JERUSALEM ¿ Cancer treatment could no longer be a high-risk hit-or-die game of statistics, if clinical trials prove the validity of a new method for determining the sensitivity of cancer cells to drugs. Today, cancer patients are routed into grueling radiation and chemotherapy regimens with type, dosages and length of treatment based solely on general statistical calculations related to the histological identification of the tumor, leading to an acknowledged error rate of more than 50 percent for some cancers. The method for determining chemosensitivity of cancer cells, based on the enzyme ornithine decarboxylse (ODC), was discovered in the laboratory of Uriel Bachrach, professor of molecular biology at the Hebrew University-Hadassah Medical School in Jerusalem.

¿ODC is a key enzyme for cell proliferation,¿ said Yongchun Wang, a Chinese oncologist pursuing a doctorate with Bachrach in Jerusalem. She told BioWorld International that DNA stability is essential for keeping cells healthy and dividing normally. ¿ODC is the key enzyme for synthesis of polyamines, which stabilize DNA. What makes this approach unique among the many attempts to evaluate chemosensitivity of cancer cells is that ODC works very early in cell cycle and the detection product has a very short half-life, so sorting of patients is very sensitive and very rapid, within one to two days.¿

The anticancer drug reactions are assessed in vitro on patients¿ own blood cells. ¿An in vitro test of chemosensitivity of cancer cells could help tailor treatment to the patient, increase the chance of recovery, reduce undesired side effects, and minimize the emergence of multiple drug-resistant (MDR) variants,¿ Bachrach said.

During the next few months, the method will be tested in clinical trials in China on 100 leukemia and 100 lymphoma patients. An agreement for trials in China has been signed by The Hebrew University of Jerusalem and the Shandong Academy of Medical Sciences in Jinan, China. In the meantime, Bachrach is examining its efficacy for patients with solid tumors.

¿Of course, application is easier for patients with blood cancers because the cells are already dispersed,¿ Bachrach said. ¿Now, to simplify the procedures for the detection and quantitation of ODC for patients with solid tumors, we developed a new luminescence-based in vitro assay of chemosensitivity. The test is extremely sensitive and permits the detection of 1 to 5 pmoles of putrescine (the product of ODC).¿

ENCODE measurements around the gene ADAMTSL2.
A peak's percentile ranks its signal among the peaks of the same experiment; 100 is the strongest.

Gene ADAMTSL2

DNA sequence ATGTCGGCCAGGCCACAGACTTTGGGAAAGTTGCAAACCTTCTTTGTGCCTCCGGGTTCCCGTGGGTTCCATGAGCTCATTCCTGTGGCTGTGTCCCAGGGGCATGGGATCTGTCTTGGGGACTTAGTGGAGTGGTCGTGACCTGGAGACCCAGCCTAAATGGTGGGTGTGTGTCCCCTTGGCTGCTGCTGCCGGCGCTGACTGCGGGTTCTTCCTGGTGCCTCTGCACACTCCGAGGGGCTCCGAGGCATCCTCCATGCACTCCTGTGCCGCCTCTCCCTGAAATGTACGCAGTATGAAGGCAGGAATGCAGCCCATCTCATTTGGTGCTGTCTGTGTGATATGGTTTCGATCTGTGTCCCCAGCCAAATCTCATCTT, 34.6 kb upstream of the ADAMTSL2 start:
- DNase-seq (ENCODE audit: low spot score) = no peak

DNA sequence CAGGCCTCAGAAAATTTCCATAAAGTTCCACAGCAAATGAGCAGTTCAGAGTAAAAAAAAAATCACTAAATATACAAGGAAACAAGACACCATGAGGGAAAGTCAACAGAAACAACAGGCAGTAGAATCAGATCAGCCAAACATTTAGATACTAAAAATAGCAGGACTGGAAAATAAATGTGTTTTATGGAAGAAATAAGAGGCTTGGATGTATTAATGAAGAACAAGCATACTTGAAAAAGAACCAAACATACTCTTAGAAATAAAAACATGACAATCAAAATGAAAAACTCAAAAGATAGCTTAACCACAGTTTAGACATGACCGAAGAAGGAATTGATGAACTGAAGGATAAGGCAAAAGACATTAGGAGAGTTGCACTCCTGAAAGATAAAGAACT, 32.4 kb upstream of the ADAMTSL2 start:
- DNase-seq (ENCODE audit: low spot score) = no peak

Bachrach, with fellow department member Anat Shayovits, discovered the applicability of ODC as a marker for determining sensitivity of cancer cells to various drugs. The primary method is simple: ODC catalyzes the formation of putrescine, which is expressed early in the cell cycle and has just a 15- to 30-minute half-life, disappearing from cancer cells when drug treatment in vitro is effective, and persisting if there is resistance to the drug being tested measured by quantitative immunohistochemistry.

Yehuda Assaraf, of the Technion-Israel Institute of Technology, helped in confirming the concept that ODC can serve as a marker of proliferation of cancer cells. Clinical studies were carried out by Yaacov Ashkenazi, of Shaare Zedek Hospital in Jerusalem, who tested lymphoma and leukemia patients.

A commercial biotechnology firm will be established April 1 in Jinan to facilitate the commercial side of the cooperation, manufacturing bioassay kits for testing the blood of cancer patients. ¿With these kits, a further 1,000 tests will be carried out within just a few months, in the hopes of gaining approval of the Chinese health authorities for widespread use of the kits,¿ said Bachrach.